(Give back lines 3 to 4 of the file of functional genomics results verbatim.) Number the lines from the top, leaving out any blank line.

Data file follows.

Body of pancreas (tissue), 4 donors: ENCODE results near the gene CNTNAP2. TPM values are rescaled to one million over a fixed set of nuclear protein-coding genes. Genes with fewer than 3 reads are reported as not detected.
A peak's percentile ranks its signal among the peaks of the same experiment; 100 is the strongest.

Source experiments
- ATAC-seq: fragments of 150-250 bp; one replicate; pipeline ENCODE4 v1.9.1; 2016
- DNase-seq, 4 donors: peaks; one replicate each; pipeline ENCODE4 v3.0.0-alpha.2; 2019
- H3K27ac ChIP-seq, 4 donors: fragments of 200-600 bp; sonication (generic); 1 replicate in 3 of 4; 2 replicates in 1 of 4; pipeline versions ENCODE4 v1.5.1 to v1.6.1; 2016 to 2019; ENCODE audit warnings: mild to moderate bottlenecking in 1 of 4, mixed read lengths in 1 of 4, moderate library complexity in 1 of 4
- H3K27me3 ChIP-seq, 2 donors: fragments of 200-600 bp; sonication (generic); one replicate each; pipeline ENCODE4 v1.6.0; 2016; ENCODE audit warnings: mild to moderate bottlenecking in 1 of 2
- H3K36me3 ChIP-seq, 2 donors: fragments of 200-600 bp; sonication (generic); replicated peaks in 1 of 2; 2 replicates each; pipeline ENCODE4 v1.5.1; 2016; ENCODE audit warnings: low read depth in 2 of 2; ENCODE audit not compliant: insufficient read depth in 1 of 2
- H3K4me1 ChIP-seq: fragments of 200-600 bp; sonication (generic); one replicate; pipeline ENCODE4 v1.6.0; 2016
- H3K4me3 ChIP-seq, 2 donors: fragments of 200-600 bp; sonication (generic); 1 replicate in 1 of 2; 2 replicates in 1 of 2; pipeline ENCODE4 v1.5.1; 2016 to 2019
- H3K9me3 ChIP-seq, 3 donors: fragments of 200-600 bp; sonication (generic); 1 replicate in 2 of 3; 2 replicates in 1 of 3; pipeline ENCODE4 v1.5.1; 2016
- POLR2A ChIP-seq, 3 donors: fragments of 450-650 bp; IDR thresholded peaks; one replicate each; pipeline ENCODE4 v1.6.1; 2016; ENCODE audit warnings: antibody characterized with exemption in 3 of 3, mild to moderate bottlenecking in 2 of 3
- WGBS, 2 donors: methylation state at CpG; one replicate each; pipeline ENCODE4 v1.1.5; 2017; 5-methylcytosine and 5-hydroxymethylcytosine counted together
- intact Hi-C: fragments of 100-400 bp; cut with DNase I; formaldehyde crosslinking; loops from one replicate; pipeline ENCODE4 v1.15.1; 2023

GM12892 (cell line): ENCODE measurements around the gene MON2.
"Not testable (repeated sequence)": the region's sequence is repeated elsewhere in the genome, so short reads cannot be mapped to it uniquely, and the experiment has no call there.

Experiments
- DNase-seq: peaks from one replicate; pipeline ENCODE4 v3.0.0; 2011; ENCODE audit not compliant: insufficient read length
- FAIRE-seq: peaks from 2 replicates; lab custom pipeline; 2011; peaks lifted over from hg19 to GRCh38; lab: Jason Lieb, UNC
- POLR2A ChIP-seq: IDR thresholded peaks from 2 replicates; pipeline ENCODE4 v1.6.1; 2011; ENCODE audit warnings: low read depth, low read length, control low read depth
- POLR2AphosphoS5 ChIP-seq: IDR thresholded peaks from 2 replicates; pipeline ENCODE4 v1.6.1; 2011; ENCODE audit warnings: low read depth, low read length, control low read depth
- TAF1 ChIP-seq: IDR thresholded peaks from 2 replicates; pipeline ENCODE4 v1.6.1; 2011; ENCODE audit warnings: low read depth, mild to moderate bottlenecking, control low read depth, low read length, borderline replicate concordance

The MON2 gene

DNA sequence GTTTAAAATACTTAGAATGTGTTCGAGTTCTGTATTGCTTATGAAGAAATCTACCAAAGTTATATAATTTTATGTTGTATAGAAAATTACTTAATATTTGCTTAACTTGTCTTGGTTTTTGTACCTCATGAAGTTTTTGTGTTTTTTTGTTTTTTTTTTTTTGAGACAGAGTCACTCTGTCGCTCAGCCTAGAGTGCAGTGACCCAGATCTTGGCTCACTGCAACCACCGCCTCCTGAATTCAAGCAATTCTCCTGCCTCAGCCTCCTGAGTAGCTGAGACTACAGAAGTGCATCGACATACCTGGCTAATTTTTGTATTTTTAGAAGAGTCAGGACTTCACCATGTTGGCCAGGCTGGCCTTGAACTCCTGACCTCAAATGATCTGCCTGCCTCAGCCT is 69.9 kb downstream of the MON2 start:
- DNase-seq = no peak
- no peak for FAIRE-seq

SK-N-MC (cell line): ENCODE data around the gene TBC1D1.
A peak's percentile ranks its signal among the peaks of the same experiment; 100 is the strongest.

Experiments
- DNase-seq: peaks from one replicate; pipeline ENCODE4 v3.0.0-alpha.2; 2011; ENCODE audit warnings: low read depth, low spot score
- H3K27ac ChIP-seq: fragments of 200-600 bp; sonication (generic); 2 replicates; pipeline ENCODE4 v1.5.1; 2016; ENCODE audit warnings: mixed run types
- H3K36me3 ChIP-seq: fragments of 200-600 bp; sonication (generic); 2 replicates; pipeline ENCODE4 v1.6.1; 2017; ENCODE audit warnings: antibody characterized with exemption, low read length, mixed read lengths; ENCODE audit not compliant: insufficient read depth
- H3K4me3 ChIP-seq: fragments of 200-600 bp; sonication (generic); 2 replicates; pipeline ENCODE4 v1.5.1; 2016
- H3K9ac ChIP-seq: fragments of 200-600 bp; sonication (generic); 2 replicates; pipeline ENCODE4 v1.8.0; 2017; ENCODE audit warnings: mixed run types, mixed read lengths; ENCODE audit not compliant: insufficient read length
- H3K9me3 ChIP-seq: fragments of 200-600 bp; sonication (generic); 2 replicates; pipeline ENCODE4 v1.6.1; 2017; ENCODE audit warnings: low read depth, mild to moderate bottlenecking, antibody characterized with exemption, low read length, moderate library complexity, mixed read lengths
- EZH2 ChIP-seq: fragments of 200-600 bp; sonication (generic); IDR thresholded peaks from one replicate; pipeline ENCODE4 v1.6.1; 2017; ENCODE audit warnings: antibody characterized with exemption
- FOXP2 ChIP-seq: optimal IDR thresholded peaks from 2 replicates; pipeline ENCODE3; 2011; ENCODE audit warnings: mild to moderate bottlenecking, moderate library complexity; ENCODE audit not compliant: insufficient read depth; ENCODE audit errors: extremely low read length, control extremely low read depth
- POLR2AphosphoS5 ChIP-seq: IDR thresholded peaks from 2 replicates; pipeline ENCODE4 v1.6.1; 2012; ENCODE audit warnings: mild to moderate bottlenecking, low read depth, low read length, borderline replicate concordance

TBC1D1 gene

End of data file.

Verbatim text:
Source experiments
- ATAC-seq: fragments of 150-250 bp; one replicate; pipeline ENCODE4 v1.9.1; 2016